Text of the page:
Mt. Aconcagua and Mt. Everest in Symmetry to the West Coast of Africa

©2008 Copyrighted by Charles William Johnson

The highest mountains of the Western and Eastern hemispheres lie nearly equidistant from the west coast of the African continent. Mount Aconcagua has a crustal depth of 60 kilometers, while Mount Everest is said to have a crustal depth of 70 kilometers. So, the highest and deepest points of the two hemispheres, somehow, according to the theory of continental drift came to rest from a mid-point that lies on the western coast of Africa. Remember, supposedly, according to drift theorists, the continents of South America and Africa split along the west coast of Africa. The odds of such geographical symmetry deriving from the random floating of the continents are astronomical. Other forces are at play in the placement of the landmass on Earth.

It is said that the continent of Africa has remained fixed, while that of South America floated away from Africa. To find that the highest and deepest parts of the Earth's crust (Mt. Aconcagua and Mt. Everest) are equidistant from where the Equator meets the straight western linear coastline of Africa pervades of a symmetry among the continents. The relationship of Aconcagua | west Africa equatorial eventpoint | Everest has probably existed since the birth of the Earth's crust. I find it hard to believe that such a centro-symmetrical relationship of Earth's landmass could have derived from the random, drifting, floating continents as the theorists of continental drift purport.

I will explore such examples further in the up-coming study of Eventpoint Cosmogeography Volume Two. If you have not read volume one of this same title, then do so, because the data in volume two are its complement. Both volumes point to the demise of the theory of continental drift through commensurable examples of symmetry between the landmass and water bodies on Earth.

Crustal of the World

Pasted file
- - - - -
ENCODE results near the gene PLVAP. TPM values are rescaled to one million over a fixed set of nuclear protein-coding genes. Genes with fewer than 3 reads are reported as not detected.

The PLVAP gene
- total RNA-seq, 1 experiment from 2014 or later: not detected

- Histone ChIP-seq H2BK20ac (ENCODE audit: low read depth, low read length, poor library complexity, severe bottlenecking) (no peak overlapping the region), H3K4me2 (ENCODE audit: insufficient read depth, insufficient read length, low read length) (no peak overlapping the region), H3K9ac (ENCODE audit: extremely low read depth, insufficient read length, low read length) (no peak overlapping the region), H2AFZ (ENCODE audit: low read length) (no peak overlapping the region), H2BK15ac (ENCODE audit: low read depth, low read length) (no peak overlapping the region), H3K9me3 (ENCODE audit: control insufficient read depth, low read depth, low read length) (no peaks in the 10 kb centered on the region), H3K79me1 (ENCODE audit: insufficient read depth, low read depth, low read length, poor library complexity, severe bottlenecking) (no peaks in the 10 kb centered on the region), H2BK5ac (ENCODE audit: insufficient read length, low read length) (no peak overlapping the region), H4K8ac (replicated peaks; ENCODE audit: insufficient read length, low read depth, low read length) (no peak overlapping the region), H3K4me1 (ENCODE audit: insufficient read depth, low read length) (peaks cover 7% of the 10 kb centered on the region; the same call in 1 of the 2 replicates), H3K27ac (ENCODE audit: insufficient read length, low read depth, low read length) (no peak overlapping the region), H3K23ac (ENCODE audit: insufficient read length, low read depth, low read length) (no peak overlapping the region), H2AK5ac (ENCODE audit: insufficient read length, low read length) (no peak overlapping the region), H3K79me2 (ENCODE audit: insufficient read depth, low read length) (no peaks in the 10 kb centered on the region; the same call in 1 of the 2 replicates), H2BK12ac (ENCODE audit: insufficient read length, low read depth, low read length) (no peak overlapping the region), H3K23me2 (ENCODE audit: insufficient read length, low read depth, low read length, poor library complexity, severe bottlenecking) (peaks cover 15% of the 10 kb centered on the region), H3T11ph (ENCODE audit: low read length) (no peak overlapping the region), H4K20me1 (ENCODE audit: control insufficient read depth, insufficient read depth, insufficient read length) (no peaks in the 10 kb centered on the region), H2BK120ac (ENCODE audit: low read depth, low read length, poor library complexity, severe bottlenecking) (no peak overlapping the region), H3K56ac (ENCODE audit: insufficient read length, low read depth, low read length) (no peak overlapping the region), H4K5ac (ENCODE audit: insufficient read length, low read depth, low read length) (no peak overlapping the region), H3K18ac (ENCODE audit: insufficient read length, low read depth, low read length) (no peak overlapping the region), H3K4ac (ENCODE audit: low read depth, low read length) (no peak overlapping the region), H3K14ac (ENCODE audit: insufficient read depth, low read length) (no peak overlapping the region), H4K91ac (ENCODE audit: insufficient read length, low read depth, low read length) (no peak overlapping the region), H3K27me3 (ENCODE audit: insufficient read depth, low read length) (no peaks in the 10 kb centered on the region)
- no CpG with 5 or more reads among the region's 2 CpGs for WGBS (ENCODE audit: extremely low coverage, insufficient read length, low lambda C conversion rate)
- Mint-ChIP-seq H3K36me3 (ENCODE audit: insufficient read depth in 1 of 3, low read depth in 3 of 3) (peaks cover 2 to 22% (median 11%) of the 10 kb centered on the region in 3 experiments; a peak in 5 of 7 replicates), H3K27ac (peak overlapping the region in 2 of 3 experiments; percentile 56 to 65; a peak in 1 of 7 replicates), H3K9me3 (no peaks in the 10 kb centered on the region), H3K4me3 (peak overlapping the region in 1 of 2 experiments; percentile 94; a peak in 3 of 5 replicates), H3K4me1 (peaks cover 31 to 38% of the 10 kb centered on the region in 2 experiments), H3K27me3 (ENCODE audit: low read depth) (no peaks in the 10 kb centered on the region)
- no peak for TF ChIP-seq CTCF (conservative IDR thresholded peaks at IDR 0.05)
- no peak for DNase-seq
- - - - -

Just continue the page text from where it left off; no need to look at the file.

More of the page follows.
The ecliptic

Mt. Aconcagua and Mt. Everest in Symmetry to the West Coast of Africa
©2008-2010 Copyrighted by Charles William Johnson. All rights reserved.
Earth/matriX: Science in Ancient Artwork.
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Eventpoint Cosmogeography, a new study, opens up a distinct line of inquiry into the geography of the Earth.  Charles William Johnson, from Earth/matriX, Science Today, questions the theory of continental drift by examining the distances between geographical extreme points and selected cosmogeographical event points. The translation and centrosymmetries of geographical coordinate points suggest the fact that the continents undergo movement, but that they have not drifted randomly on the face of the Earth for the past 250 million years as proposed by Alfred Wegener nearly a century ago. The symmetry between extremepoints and eventpoints illustrated in this study suggests that continental drift theory must be reconsidered, possibly abandoned.

Volume One
Eventpoint Cosmogeography
A Study in Relating Event Point Cosmogeography and Extreme Point Geography

Earth/matriX Editions ISBN 1-58616-432-5
Purchase and download Volume One in a PDF file
281 Pages
Fully illustrated with drawings.
Price: $9.95US
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Volume Two
Eventpoint Cosmogeography
The Earth's Crust-Mantle-Core Boundaries and Mean Plane of Motion

Earth MatriX Editions ISBN 1-58616-458-9
Purchase and download Volume Two a PDF file
354 Pages
Price: $9.95
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Volume Three
The Mean Plane of Motion and the Crust-Mantle-Core Boundaries of Earth
Purchase and Download Eventpoint Cosmogeography Volume Three PDF-file 248 pages Price: $7.95us
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